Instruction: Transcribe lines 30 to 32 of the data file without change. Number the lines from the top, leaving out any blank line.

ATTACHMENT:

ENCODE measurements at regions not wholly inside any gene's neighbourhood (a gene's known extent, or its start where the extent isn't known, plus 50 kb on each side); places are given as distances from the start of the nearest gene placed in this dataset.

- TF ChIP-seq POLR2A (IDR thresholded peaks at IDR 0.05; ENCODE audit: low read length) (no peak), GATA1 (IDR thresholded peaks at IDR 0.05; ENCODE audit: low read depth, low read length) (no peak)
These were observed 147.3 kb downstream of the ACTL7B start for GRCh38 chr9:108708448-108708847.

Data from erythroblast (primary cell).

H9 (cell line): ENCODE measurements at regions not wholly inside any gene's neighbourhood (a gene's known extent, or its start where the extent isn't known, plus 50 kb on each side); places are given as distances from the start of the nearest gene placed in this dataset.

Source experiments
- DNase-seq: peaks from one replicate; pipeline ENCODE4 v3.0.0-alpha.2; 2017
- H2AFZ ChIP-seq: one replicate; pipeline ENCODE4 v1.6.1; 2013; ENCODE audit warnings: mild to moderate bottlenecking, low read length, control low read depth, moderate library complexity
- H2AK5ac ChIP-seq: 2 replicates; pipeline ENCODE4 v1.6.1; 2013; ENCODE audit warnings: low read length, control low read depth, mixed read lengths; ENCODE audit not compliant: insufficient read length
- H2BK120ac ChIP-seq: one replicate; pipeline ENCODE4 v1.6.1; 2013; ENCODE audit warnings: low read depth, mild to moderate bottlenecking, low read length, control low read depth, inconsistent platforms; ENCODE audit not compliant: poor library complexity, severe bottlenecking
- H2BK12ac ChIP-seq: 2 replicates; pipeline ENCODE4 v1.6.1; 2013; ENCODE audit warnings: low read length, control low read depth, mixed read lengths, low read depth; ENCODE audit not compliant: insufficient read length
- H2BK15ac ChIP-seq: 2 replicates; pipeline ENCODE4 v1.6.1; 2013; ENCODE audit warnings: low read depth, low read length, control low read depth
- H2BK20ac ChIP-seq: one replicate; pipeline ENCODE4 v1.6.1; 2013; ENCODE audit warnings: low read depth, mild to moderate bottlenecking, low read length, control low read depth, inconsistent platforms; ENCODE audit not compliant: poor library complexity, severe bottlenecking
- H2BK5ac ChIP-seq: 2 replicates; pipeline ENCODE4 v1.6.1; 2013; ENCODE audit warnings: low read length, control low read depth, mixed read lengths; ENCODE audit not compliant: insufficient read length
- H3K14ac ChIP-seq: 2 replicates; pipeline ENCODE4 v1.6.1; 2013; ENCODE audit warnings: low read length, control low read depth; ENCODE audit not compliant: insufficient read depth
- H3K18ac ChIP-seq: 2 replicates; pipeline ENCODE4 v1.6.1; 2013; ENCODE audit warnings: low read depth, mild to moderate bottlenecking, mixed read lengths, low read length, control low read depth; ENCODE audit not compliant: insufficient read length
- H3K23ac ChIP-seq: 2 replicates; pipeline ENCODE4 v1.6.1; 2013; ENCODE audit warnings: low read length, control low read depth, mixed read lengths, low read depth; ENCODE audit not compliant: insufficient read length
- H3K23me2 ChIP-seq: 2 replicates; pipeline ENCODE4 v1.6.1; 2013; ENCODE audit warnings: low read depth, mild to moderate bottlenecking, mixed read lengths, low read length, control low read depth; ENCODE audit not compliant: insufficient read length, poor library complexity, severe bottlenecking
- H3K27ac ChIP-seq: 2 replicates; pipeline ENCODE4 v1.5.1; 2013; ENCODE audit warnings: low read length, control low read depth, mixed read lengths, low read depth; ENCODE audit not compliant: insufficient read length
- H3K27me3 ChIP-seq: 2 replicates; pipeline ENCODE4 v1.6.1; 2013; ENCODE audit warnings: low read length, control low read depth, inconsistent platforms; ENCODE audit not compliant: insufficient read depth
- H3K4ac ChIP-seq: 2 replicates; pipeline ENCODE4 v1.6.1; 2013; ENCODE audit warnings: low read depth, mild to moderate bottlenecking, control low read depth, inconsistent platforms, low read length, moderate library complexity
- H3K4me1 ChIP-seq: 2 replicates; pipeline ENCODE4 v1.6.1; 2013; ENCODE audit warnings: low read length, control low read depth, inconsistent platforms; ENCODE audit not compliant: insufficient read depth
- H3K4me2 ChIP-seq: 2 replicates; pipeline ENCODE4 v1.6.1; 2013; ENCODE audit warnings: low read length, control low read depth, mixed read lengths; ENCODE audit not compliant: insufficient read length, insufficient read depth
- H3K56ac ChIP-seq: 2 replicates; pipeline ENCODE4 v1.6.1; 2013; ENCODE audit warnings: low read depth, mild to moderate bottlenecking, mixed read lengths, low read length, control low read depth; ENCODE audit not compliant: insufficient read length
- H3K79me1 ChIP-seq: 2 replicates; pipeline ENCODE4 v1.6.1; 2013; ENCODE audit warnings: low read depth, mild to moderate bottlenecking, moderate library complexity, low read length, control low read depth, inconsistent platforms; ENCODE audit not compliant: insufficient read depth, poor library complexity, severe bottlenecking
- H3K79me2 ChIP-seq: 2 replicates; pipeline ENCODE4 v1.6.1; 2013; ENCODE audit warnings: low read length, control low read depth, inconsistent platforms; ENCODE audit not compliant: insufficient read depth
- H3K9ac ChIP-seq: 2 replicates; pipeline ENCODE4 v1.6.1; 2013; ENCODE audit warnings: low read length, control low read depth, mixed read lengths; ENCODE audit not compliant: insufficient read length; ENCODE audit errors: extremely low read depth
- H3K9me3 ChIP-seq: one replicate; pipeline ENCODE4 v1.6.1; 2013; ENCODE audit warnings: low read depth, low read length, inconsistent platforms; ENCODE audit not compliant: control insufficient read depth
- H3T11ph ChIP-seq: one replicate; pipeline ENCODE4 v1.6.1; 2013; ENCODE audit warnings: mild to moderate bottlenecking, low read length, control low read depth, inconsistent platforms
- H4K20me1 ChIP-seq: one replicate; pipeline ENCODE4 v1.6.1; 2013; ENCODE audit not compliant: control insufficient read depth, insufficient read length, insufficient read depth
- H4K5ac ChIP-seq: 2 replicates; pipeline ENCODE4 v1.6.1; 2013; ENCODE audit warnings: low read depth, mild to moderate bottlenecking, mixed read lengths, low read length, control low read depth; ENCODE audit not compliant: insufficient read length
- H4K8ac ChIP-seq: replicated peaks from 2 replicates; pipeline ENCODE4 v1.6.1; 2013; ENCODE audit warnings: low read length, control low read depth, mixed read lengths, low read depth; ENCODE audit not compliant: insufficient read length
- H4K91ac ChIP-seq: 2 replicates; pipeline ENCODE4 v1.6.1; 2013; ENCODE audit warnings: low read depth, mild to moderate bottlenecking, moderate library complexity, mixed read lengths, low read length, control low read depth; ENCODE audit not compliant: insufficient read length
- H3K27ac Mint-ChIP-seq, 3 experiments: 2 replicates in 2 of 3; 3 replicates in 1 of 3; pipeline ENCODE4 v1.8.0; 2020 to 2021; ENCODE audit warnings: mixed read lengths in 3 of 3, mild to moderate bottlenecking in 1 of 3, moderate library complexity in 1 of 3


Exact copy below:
- H4K20me1 ChIP-seq: one replicate; pipeline ENCODE4 v1.6.1; 2013; ENCODE audit not compliant: control insufficient read depth, insufficient read length, insufficient read depth
- H4K5ac ChIP-seq: 2 replicates; pipeline ENCODE4 v1.6.1; 2013; ENCODE audit warnings: low read depth, mild to moderate bottlenecking, mixed read lengths, low read length, control low read depth; ENCODE audit not compliant: insufficient read length
- H4K8ac ChIP-seq: replicated peaks from 2 replicates; pipeline ENCODE4 v1.6.1; 2013; ENCODE audit warnings: low read length, control low read depth, mixed read lengths, low read depth; ENCODE audit not compliant: insufficient read length